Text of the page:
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Running / June 2017
Natalie Chladek, Global Newsroom

Physical Therapist Reveals 4 Ways to Prevent Running Injuries

If you have a story about how a case of shin splints or runner’s knee derailed your race training, you’re not alone.

Pain in your feet, knees and legs that keeps you off the trails and track is a frustration that is all too common among runners.  Some studies show as many as 90 percent of runners experience injuries that limit their training every year.

Luckily, there are some easy steps to add to your running routine to help stay healthy while you’re pounding the pavement.   

We spoke to physical therapist Marisa Rose about how runners can ward off injury and stay running.  As an experienced marathoner and three-time Ironman finisher, Rose is a staunch advocate of rest and recovery to keep athletes healthy and competing. 

“There’s a scientific reason for rest and recovery,” she says.  “Muscles need to manufacture the energy to be used during running.  If we don’t allow proper rest and recovery, the body is unable to recuperate and add to muscle energy stores, so not enough energy is available for use.”

The most common running injuries involve the knees (runner’s knee and IT band syndrome), feet (Achilles and ankle tendonitis and plantar fasciitis) and legs (shin splints), which is no surprise given the mileage runners put themselves through. 

Stretching , foam rolling and strength training all help with these common running ailments.  

In addition, check out Rose’s best advice for how runners can rest and recover to stay healthy.

1. Give Your Floatride Running Shoes a Break

Training for a distance race takes a serious toll on your body, and the best way to stay on track for race day is to give yourself a break. 

Rose cautions against feeling beholden to every day of a race training plan, which doesn’t take into account things like your soreness or fatigue level. 

“If you’re feeling under the weather or if you had a bad run the day before, don’t do what’s on your schedule just because it’s on you schedule,” she says.  “If your body is telling you to rest don’t feel obligated to stick to the plan.”

Taking a day off instead of suffering through a painful run will put you in a better position for a better and more effective run the next day.

2. Hit the Studio, Gym and Pool

Runners tend to stay healthier and fitter if they do other physical activities in addition to running, such as strength training, yoga, swimming or cycling.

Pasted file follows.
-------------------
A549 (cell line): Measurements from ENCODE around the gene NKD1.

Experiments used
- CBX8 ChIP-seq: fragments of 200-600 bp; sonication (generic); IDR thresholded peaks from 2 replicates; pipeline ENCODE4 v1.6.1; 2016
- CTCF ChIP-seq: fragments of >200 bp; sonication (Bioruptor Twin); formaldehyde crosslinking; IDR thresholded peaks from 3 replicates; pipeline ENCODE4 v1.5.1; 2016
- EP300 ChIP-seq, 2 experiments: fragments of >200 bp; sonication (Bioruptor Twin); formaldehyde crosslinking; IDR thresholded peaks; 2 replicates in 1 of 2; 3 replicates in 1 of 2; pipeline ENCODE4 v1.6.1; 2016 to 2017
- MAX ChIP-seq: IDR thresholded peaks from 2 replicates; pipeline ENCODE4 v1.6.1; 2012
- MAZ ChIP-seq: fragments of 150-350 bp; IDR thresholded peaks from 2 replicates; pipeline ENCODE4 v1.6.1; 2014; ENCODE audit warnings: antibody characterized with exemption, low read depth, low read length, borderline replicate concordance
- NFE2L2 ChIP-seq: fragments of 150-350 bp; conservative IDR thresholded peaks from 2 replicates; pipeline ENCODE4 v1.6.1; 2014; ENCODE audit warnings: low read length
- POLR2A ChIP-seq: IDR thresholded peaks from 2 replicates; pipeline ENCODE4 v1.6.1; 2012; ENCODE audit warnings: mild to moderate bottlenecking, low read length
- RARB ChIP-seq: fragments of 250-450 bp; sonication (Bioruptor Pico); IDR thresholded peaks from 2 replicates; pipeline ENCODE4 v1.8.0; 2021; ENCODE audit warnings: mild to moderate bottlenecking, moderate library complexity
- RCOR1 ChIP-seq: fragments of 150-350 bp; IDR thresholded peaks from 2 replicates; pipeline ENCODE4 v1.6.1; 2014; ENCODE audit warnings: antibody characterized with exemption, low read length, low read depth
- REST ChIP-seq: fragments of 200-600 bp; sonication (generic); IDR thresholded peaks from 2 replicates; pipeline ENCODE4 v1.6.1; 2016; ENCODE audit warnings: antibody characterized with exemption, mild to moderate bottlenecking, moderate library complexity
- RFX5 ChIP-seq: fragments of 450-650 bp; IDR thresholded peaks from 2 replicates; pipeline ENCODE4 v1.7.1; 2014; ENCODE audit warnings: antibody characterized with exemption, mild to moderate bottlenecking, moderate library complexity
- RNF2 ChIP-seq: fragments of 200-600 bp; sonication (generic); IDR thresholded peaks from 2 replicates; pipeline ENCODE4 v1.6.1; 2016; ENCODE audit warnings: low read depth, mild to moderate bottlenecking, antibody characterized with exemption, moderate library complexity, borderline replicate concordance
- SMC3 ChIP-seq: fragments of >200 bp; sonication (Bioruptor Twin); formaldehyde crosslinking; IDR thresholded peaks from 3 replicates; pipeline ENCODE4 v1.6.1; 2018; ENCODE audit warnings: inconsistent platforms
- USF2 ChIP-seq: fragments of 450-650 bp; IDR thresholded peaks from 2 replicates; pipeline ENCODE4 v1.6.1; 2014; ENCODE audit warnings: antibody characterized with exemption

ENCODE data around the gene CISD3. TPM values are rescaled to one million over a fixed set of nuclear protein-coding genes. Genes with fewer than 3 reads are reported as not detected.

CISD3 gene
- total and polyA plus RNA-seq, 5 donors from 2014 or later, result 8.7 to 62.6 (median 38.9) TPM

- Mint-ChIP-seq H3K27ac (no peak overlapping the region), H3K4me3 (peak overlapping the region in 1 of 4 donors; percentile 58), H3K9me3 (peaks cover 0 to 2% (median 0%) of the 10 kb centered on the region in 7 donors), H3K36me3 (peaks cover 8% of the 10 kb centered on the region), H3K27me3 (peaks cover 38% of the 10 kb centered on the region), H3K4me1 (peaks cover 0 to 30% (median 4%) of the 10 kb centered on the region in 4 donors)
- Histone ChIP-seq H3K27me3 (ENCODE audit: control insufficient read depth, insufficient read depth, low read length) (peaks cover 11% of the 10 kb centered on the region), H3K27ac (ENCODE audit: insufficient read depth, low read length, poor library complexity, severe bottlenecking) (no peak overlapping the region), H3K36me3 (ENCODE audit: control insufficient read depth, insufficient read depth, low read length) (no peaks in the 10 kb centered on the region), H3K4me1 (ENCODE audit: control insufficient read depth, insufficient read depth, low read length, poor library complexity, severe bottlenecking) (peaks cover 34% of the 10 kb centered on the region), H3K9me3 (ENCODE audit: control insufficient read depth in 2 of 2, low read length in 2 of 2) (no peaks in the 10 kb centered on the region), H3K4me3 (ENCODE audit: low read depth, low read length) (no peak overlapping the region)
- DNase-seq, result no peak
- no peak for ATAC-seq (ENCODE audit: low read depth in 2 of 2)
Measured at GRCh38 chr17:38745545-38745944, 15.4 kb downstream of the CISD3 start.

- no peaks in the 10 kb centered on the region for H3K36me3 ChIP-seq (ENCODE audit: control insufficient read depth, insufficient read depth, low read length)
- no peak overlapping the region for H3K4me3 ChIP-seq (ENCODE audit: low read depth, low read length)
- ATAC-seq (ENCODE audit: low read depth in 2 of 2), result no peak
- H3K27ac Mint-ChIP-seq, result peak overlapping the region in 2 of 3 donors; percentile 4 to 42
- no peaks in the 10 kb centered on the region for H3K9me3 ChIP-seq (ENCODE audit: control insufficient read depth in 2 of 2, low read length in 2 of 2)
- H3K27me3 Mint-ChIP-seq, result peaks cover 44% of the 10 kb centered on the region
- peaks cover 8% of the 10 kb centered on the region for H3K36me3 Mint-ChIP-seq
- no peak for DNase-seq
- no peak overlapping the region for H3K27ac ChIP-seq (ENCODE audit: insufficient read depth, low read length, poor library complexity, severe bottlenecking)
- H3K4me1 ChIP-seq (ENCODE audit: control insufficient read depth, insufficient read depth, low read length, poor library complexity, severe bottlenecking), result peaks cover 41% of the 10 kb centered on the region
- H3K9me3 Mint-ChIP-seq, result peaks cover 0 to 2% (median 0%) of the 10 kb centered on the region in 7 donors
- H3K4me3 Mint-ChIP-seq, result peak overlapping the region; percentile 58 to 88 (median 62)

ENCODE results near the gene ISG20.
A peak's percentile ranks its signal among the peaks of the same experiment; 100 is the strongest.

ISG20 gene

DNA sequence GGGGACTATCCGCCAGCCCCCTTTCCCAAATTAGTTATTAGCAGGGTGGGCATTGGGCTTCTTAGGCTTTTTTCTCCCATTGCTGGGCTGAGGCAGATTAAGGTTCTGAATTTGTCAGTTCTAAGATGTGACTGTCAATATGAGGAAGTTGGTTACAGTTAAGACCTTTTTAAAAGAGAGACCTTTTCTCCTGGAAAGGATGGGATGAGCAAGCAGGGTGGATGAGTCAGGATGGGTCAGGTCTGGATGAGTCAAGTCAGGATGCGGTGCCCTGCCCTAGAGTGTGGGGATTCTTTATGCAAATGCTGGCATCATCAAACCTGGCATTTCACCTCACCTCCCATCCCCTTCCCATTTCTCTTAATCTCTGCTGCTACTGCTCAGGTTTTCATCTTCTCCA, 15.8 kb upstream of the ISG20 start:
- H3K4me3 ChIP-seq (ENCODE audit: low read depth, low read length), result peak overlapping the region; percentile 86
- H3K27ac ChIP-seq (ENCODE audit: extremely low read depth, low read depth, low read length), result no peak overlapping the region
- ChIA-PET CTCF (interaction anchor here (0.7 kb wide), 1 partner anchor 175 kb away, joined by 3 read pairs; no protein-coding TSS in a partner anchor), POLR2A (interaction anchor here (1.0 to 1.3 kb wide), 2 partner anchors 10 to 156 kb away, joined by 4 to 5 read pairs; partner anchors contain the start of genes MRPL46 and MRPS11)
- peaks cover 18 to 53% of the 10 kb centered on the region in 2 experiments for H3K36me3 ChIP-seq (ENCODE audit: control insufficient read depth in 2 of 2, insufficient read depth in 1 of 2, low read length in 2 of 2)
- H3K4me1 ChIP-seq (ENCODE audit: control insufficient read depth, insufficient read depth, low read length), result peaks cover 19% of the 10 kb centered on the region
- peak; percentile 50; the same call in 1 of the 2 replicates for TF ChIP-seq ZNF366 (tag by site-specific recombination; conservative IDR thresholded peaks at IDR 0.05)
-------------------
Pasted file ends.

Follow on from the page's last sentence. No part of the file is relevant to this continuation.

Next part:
“Incorporating a mix of fitness activities allows your body to recover because it gives you a break from your bodyweight pounding the pavement,” says Rose.

This is especially important for people running a long distance for the first time.  Most training plans dictate the number of miles and days but don’t specify time to mix up your running routine.

“It gets first time marathoners every single time,” she says.  “Your schedule has crazy amount of training on it, and if you only run you’ll get worn out.  Replace a recovery run with a bike or a swim.”

3. Catch Some Zs

The link between adequate sleep and performance is well documented, but Rose says how you sleep is just as important as the number of hours.

“You need a certain amount of hours in a block of time without interruption,” says Rose.  “Usually it’s six hours or more.  The best for you is to sleep through the block of time so you get to the deeper, and more restful, sleep cycles.”

When you allocate dedicated extended time to get some shuteye rather than breaking it up over the course of the day and night, you reap more of the recovery benefits of sleep.

4. The Freezer is Your Friend

When you’re in pain, turn to the trusty ice pack.

While people disagree on whether heat or cold is most appropriate to treat acute sports-related pain, Rose falls on the side of icing.

“For sports-related, heat is almost never appropriate,” she says.  “Heat is for stiffness, and ice is for pain because it’s an anti-inflammatory.  Most of the time you’re in pain it’s an inflammatory problem.” 

Keep these tips in mind to help ward off common running afflictions and get ready for your next PR. 

What are your running recovery tips?  Let us know by tweeting @Reebok!

Running / June 2017
Natalie Chladek, Global Newsroom